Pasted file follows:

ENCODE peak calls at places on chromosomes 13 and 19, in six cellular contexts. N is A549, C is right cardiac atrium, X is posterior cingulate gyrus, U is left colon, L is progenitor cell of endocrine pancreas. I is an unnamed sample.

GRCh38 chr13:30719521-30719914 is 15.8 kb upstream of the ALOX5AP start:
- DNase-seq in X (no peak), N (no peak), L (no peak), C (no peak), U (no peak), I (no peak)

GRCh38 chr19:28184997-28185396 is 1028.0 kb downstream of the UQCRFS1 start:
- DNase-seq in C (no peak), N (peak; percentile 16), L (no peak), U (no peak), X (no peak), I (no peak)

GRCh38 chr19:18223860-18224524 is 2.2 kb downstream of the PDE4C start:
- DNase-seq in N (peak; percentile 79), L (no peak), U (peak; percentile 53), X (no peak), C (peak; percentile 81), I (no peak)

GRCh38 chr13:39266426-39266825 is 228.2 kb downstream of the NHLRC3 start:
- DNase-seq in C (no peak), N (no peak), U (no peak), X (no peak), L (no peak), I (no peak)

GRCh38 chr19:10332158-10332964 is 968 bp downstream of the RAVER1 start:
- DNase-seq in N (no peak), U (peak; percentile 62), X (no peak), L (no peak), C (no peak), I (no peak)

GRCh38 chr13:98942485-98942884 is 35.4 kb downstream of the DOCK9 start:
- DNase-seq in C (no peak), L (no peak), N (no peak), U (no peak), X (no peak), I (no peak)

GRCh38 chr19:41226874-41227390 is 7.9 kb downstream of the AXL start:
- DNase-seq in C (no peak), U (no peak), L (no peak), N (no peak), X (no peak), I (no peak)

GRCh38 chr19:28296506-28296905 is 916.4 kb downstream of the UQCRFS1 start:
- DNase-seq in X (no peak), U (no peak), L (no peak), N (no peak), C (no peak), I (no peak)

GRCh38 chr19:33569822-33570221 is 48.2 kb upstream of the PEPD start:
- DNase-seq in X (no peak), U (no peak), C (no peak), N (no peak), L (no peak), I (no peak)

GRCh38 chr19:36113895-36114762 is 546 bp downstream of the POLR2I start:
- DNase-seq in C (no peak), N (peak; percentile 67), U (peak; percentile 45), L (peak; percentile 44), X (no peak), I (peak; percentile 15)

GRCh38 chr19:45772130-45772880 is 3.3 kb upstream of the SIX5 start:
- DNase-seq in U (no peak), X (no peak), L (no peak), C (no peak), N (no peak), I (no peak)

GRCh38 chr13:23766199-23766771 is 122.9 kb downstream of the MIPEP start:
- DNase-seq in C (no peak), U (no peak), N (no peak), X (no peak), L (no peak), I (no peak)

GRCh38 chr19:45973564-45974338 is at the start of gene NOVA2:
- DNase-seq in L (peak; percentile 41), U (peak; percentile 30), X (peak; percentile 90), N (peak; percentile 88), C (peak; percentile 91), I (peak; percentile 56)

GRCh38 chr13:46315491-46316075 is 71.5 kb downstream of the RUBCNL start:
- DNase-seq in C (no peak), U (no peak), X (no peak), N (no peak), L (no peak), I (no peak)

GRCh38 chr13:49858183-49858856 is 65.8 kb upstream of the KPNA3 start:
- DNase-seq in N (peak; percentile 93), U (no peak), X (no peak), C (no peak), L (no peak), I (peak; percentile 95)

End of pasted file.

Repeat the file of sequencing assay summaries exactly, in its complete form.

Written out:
ENCODE peak calls at places on chromosomes 13 and 19, in six cellular contexts. N is A549, C is right cardiac atrium, X is posterior cingulate gyrus, U is left colon, L is progenitor cell of endocrine pancreas. I is an unnamed sample.

GRCh38 chr13:30719521-30719914 is 15.8 kb upstream of the ALOX5AP start:
- DNase-seq in X (no peak), N (no peak), L (no peak), C (no peak), U (no peak), I (no peak)

GRCh38 chr19:28184997-28185396 is 1028.0 kb downstream of the UQCRFS1 start:
- DNase-seq in C (no peak), N (peak; percentile 16), L (no peak), U (no peak), X (no peak), I (no peak)

GRCh38 chr19:18223860-18224524 is 2.2 kb downstream of the PDE4C start:
- DNase-seq in N (peak; percentile 79), L (no peak), U (peak; percentile 53), X (no peak), C (peak; percentile 81), I (no peak)

GRCh38 chr13:39266426-39266825 is 228.2 kb downstream of the NHLRC3 start:
- DNase-seq in C (no peak), N (no peak), U (no peak), X (no peak), L (no peak), I (no peak)

GRCh38 chr19:10332158-10332964 is 968 bp downstream of the RAVER1 start:
- DNase-seq in N (no peak), U (peak; percentile 62), X (no peak), L (no peak), C (no peak), I (no peak)

GRCh38 chr13:98942485-98942884 is 35.4 kb downstream of the DOCK9 start:
- DNase-seq in C (no peak), L (no peak), N (no peak), U (no peak), X (no peak), I (no peak)

GRCh38 chr19:41226874-41227390 is 7.9 kb downstream of the AXL start:
- DNase-seq in C (no peak), U (no peak), L (no peak), N (no peak), X (no peak), I (no peak)

GRCh38 chr19:28296506-28296905 is 916.4 kb downstream of the UQCRFS1 start:
- DNase-seq in X (no peak), U (no peak), L (no peak), N (no peak), C (no peak), I (no peak)

GRCh38 chr19:33569822-33570221 is 48.2 kb upstream of the PEPD start:
- DNase-seq in X (no peak), U (no peak), C (no peak), N (no peak), L (no peak), I (no peak)

GRCh38 chr19:36113895-36114762 is 546 bp downstream of the POLR2I start:
- DNase-seq in C (no peak), N (peak; percentile 67), U (peak; percentile 45), L (peak; percentile 44), X (no peak), I (peak; percentile 15)

GRCh38 chr19:45772130-45772880 is 3.3 kb upstream of the SIX5 start:
- DNase-seq in U (no peak), X (no peak), L (no peak), C (no peak), N (no peak), I (no peak)

GRCh38 chr13:23766199-23766771 is 122.9 kb downstream of the MIPEP start:
- DNase-seq in C (no peak), U (no peak), N (no peak), X (no peak), L (no peak), I (no peak)

GRCh38 chr19:45973564-45974338 is at the start of gene NOVA2:
- DNase-seq in L (peak; percentile 41), U (peak; percentile 30), X (peak; percentile 90), N (peak; percentile 88), C (peak; percentile 91), I (peak; percentile 56)

GRCh38 chr13:46315491-46316075 is 71.5 kb downstream of the RUBCNL start:
- DNase-seq in C (no peak), U (no peak), X (no peak), N (no peak), L (no peak), I (no peak)

GRCh38 chr13:49858183-49858856 is 65.8 kb upstream of the KPNA3 start:
- DNase-seq in N (peak; percentile 93), U (no peak), X (no peak), C (no peak), L (no peak), I (peak; percentile 95)